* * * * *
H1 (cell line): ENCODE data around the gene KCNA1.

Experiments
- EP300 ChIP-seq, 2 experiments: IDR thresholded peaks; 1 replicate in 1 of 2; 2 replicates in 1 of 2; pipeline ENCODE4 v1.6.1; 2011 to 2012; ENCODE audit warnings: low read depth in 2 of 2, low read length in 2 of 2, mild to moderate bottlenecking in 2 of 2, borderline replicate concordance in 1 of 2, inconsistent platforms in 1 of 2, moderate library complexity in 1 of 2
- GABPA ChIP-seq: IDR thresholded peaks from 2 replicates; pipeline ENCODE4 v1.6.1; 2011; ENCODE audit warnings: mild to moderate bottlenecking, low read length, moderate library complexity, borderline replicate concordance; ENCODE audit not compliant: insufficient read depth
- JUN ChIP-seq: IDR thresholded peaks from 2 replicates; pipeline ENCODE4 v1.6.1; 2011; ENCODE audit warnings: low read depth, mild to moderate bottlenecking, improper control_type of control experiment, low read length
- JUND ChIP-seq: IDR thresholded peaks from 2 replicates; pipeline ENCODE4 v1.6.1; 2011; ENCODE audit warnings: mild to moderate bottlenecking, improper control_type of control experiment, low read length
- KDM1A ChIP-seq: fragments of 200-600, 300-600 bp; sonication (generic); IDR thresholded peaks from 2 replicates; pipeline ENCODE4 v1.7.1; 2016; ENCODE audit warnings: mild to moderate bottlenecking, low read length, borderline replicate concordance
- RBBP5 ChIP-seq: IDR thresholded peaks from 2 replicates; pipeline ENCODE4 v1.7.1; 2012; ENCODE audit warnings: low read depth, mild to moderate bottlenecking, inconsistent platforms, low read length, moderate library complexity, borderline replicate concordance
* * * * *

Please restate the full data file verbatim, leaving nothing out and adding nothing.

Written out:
H1 (cell line): ENCODE data around the gene KCNA1.

Experiments
- EP300 ChIP-seq, 2 experiments: IDR thresholded peaks; 1 replicate in 1 of 2; 2 replicates in 1 of 2; pipeline ENCODE4 v1.6.1; 2011 to 2012; ENCODE audit warnings: low read depth in 2 of 2, low read length in 2 of 2, mild to moderate bottlenecking in 2 of 2, borderline replicate concordance in 1 of 2, inconsistent platforms in 1 of 2, moderate library complexity in 1 of 2
- GABPA ChIP-seq: IDR thresholded peaks from 2 replicates; pipeline ENCODE4 v1.6.1; 2011; ENCODE audit warnings: mild to moderate bottlenecking, low read length, moderate library complexity, borderline replicate concordance; ENCODE audit not compliant: insufficient read depth
- JUN ChIP-seq: IDR thresholded peaks from 2 replicates; pipeline ENCODE4 v1.6.1; 2011; ENCODE audit warnings: low read depth, mild to moderate bottlenecking, improper control_type of control experiment, low read length
- JUND ChIP-seq: IDR thresholded peaks from 2 replicates; pipeline ENCODE4 v1.6.1; 2011; ENCODE audit warnings: mild to moderate bottlenecking, improper control_type of control experiment, low read length
- KDM1A ChIP-seq: fragments of 200-600, 300-600 bp; sonication (generic); IDR thresholded peaks from 2 replicates; pipeline ENCODE4 v1.7.1; 2016; ENCODE audit warnings: mild to moderate bottlenecking, low read length, borderline replicate concordance
- RBBP5 ChIP-seq: IDR thresholded peaks from 2 replicates; pipeline ENCODE4 v1.7.1; 2012; ENCODE audit warnings: low read depth, mild to moderate bottlenecking, inconsistent platforms, low read length, moderate library complexity, borderline replicate concordance